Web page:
That eventually led Jorgensen, 46, to join a growing number of "mature" women who are playing in organized ice hockey leagues in Pennsylvania, New Jersey and Delaware. She is a winger for the Americans, members of one of the newer leagues, the United Women's Hockey League.
"We started the UWHL about five years ago," said Ginger Greenhawk, a Delaware resident and founder of the league with her husband, Gary. She does not play ice hockey but has a daughter who does.
"We only had a few teams to start, but the first year, people heard about the league and left other leagues to join us," said Greenhawk, noting that she serves as league secretary simply because she loves the game.
The UWHL has 18 teams - 11 "C" teams and seven "D" teams. U.S. Hockey classifies teams by skill level, with "A" being the top level. The Middle Atlantic Women's Hockey Association serves as an umbrella organization.
"The players are lawyers, doctors, bus drivers, pilots, horse trainers," Greenhawk said. "We have several grandmothers."
Players range in age from the early 20s to the early 60s, Greenhawk said, although players as young as 19 can play with league permission. The league-championship playoff and consolations finals for "C" and "D" teams are scheduled to begin at 1 p.m. today at the Ice Works in Aston.
With names such as the Ninth Street Grillers and White Lightning out of Chester County, the Americans and Concord Flames out of Delaware County, and the Hatfield Predators out of Montgomery County, the women let you know they are serious about their ice hockey.
Sixty-one-year-old Jackie Tanaka, a biology professor at Temple University and a Philadelphia resident, is one of the grandmothers on the Americans. She missed some of her team's recent games because she was watching her grandchildren in Chicago. Tanaka got hooked on the sport because a niece played it.
A winger and a defenseman with a couple of goals this season, she learned to skate as a child but didn't put on the pads until a few years ago.
"It's infectious," she said of the game. "I love it so much. I like the team concept. A scientist can be a lonely profession, but here, I have teammates supporting me on the ice and in the locker room."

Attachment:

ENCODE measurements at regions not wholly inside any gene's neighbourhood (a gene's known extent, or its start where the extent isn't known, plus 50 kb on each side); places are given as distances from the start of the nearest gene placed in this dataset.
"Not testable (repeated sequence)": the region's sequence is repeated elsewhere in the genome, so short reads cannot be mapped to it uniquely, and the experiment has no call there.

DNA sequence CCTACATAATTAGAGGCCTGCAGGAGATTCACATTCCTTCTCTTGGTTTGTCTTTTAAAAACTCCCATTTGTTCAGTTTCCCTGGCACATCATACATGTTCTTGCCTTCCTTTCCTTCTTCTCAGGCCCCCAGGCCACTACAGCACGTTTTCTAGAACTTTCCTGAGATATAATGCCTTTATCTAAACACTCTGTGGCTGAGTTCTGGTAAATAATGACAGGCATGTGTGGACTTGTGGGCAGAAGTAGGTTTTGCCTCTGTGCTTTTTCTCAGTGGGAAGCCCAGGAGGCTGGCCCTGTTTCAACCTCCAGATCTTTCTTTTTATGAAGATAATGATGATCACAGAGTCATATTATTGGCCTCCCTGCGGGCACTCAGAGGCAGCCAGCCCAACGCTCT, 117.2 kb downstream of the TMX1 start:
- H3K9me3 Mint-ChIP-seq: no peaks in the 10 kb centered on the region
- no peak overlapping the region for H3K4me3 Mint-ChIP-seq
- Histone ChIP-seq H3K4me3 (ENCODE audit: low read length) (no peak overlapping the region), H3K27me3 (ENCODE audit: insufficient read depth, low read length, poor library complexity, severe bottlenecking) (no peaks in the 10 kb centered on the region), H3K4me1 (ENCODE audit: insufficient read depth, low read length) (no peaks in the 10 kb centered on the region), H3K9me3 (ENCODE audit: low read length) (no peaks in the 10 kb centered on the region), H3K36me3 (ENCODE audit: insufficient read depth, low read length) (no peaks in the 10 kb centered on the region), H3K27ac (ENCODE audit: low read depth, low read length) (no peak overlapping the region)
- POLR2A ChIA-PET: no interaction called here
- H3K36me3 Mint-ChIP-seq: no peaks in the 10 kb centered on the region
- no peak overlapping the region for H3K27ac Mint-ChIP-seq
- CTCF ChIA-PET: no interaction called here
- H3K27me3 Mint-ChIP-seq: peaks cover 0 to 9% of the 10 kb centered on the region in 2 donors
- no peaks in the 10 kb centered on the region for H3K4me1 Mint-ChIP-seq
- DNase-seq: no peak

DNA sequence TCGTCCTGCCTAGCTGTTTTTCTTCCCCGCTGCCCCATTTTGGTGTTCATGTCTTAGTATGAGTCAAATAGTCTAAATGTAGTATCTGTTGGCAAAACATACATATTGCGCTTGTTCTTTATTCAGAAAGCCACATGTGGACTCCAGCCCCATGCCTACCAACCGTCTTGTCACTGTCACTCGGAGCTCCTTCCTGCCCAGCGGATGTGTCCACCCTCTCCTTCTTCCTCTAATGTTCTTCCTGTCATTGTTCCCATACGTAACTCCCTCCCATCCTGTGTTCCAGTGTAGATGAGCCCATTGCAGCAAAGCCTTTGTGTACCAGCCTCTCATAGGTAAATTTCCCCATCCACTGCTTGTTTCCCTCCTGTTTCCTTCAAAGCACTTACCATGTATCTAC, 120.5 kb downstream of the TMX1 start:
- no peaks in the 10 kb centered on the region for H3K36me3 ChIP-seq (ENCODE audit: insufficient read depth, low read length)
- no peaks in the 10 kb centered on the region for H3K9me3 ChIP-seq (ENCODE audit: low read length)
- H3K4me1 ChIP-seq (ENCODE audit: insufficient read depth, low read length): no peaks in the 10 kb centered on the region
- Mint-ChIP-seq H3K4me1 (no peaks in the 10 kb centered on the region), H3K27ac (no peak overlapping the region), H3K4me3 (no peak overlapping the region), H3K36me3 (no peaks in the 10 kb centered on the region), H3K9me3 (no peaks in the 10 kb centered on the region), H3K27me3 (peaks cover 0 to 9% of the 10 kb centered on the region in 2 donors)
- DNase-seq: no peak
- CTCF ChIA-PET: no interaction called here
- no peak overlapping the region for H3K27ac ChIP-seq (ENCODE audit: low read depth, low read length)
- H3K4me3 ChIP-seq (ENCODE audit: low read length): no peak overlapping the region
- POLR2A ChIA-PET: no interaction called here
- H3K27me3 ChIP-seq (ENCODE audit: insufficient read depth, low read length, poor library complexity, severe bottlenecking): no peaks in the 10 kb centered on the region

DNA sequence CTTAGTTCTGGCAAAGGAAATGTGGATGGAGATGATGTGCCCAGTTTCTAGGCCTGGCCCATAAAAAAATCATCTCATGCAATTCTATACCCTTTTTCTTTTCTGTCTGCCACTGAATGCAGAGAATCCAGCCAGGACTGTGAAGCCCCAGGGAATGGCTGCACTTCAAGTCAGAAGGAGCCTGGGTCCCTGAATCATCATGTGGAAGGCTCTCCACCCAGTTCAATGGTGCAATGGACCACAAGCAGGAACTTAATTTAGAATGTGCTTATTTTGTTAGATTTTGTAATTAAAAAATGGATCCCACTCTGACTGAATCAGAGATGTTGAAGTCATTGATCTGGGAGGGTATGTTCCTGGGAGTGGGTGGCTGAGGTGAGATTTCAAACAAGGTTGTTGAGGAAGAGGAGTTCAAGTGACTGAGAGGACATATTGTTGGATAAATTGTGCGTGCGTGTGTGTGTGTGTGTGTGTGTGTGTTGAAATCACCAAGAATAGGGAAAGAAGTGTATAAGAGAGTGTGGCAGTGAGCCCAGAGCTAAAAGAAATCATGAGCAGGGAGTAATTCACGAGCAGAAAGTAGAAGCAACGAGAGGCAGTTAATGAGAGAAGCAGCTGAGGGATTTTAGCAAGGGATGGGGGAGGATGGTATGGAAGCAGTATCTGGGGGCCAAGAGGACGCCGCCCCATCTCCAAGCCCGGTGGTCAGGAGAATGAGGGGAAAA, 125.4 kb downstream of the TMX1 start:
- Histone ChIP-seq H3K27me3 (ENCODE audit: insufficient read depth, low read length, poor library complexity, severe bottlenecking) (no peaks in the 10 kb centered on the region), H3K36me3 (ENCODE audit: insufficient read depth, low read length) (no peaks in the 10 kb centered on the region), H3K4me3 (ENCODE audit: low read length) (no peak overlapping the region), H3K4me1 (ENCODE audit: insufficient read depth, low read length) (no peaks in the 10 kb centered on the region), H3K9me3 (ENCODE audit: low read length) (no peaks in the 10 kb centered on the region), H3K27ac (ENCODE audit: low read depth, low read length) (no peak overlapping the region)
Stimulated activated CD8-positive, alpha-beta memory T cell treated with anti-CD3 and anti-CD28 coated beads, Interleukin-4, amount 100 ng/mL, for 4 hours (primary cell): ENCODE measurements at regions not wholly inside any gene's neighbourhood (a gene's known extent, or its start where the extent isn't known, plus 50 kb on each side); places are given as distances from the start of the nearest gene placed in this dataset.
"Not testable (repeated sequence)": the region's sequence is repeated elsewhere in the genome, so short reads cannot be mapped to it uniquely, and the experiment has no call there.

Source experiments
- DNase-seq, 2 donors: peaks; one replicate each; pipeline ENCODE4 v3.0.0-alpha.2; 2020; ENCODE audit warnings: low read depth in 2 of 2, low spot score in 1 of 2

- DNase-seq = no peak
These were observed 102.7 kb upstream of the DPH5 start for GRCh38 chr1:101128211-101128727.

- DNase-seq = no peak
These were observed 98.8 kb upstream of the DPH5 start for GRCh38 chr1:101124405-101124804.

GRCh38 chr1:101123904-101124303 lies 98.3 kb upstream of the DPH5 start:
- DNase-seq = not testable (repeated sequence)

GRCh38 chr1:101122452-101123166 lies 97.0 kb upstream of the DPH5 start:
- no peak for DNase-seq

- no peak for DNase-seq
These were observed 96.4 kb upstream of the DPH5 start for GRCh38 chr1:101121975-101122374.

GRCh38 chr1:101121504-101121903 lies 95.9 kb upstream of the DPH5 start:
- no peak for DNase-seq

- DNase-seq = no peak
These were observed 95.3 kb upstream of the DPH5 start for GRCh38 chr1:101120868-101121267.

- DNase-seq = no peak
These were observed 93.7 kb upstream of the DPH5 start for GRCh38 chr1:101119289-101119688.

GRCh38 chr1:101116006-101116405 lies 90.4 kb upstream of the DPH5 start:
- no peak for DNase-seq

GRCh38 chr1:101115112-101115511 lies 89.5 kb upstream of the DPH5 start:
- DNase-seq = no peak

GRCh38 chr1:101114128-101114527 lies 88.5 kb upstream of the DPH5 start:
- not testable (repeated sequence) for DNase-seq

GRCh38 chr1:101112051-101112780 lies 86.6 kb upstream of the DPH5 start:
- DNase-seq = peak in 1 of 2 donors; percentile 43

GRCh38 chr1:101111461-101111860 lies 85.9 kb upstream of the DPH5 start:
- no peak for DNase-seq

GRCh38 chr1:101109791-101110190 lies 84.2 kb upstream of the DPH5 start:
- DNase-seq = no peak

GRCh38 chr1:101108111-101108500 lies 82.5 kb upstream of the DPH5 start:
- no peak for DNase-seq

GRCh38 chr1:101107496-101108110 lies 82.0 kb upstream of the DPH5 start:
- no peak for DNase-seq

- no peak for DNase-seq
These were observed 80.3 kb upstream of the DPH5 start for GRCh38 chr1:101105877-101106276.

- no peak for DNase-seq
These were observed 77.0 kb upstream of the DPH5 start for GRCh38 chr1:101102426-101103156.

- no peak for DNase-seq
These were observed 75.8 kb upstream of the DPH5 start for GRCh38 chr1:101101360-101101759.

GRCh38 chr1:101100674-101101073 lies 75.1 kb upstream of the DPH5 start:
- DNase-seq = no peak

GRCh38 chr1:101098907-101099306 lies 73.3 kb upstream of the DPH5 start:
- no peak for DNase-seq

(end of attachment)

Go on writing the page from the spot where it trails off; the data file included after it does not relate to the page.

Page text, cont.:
"There's a definite social aspect to playing," added Kirsten Kepner, 37, a winger for the Predators who lives in East Norriton. "We play together, get our exercise, and then go out to a bar for food and drink."
That can sometimes mean a late night because the demand for ice time is high. Games and practices can be as late as 10 or 11 p.m.
Ice time is also expensive. Sponsors, fund-raisers, and the players' own money help finance the teams' operations. Ice time can run up to several hundred dollars per hour.
Kepner became involved with hockey about six years ago after hearing other women talk about playing. She had been an athlete at Lower Merion High School and the University of Vermont, but was not a skater until she took up the sport.
"There's no checking," Kepner said, "but we do get our penalties."
Gioia Pezone, 36, of Downingtown, had her third child five months ago, and she's back on the ice with White Lightning.
"We're almost all moms on the team," said Pezone, the team's captain and organizer. "It's a great way to get back in shape."
Her team has a mother-daughter combination in Marcia and Jessa Welsh of West Chester. Marcia Welsh, 51, started playing about eight years ago. Jessa Welsh is one of the younger players at 23.
"A friend talked me into it," said Marcia Welsh, a defender. "I have a lot of friends from ice hockey, but we are competitive."
And that's what makes it so much fun, her daughter says.
"I plan to keep doing it until my body gives out," she said.
Contact staff writer Don Beideman at 610-701-7613 or email@example.com.
To learn more about women's ice hockey leagues and teams, visit www.uwhl.org or www.mawha.com/womens_division.htm.